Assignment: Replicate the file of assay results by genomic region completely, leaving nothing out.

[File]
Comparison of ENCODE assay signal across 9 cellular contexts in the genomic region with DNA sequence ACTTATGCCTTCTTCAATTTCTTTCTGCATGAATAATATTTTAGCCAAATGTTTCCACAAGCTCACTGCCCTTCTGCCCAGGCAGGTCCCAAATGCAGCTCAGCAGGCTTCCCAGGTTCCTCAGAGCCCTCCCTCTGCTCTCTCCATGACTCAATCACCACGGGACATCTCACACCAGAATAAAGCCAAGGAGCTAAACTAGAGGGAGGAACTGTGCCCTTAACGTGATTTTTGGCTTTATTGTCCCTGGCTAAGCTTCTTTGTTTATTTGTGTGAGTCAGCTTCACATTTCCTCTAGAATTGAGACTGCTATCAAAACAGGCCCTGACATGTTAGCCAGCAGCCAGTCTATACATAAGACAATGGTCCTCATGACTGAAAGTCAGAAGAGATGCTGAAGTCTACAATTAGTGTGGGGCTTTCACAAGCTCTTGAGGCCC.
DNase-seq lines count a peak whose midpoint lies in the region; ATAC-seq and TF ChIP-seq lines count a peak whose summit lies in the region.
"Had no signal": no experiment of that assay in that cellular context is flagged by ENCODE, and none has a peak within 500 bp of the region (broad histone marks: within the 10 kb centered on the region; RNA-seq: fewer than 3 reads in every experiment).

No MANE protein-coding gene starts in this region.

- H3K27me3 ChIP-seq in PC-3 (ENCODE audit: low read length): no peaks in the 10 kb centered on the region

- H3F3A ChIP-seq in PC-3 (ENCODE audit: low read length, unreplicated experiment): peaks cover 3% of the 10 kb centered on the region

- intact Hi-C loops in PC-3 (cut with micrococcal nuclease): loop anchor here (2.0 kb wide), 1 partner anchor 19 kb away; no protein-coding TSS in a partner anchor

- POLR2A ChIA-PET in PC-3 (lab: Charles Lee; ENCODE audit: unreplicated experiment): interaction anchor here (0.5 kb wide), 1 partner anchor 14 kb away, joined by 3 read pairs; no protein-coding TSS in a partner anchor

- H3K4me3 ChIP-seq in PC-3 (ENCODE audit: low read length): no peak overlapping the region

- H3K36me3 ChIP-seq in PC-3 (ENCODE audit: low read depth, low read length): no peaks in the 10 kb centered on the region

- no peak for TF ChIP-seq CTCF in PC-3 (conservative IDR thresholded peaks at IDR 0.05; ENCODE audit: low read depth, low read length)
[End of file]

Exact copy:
Comparison of ENCODE assay signal across 9 cellular contexts in the genomic region with DNA sequence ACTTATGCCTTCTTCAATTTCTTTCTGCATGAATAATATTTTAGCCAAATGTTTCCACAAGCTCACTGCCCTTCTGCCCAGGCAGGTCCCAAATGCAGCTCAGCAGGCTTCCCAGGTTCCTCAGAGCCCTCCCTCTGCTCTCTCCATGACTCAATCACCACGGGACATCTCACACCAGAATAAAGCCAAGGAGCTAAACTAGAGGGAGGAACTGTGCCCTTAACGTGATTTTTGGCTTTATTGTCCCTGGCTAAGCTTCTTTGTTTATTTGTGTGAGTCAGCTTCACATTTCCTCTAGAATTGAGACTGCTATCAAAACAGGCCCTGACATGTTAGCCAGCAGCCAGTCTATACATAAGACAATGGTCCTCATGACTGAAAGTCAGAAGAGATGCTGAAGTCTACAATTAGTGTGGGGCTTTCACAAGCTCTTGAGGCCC.
DNase-seq lines count a peak whose midpoint lies in the region; ATAC-seq and TF ChIP-seq lines count a peak whose summit lies in the region.
"Had no signal": no experiment of that assay in that cellular context is flagged by ENCODE, and none has a peak within 500 bp of the region (broad histone marks: within the 10 kb centered on the region; RNA-seq: fewer than 3 reads in every experiment).

No MANE protein-coding gene starts in this region.

- H3K27me3 ChIP-seq in PC-3 (ENCODE audit: low read length): no peaks in the 10 kb centered on the region

- H3F3A ChIP-seq in PC-3 (ENCODE audit: low read length, unreplicated experiment): peaks cover 3% of the 10 kb centered on the region

- intact Hi-C loops in PC-3 (cut with micrococcal nuclease): loop anchor here (2.0 kb wide), 1 partner anchor 19 kb away; no protein-coding TSS in a partner anchor

- POLR2A ChIA-PET in PC-3 (lab: Charles Lee; ENCODE audit: unreplicated experiment): interaction anchor here (0.5 kb wide), 1 partner anchor 14 kb away, joined by 3 read pairs; no protein-coding TSS in a partner anchor

- H3K4me3 ChIP-seq in PC-3 (ENCODE audit: low read length): no peak overlapping the region

- H3K36me3 ChIP-seq in PC-3 (ENCODE audit: low read depth, low read length): no peaks in the 10 kb centered on the region

- no peak for TF ChIP-seq CTCF in PC-3 (conservative IDR thresholded peaks at IDR 0.05; ENCODE audit: low read depth, low read length)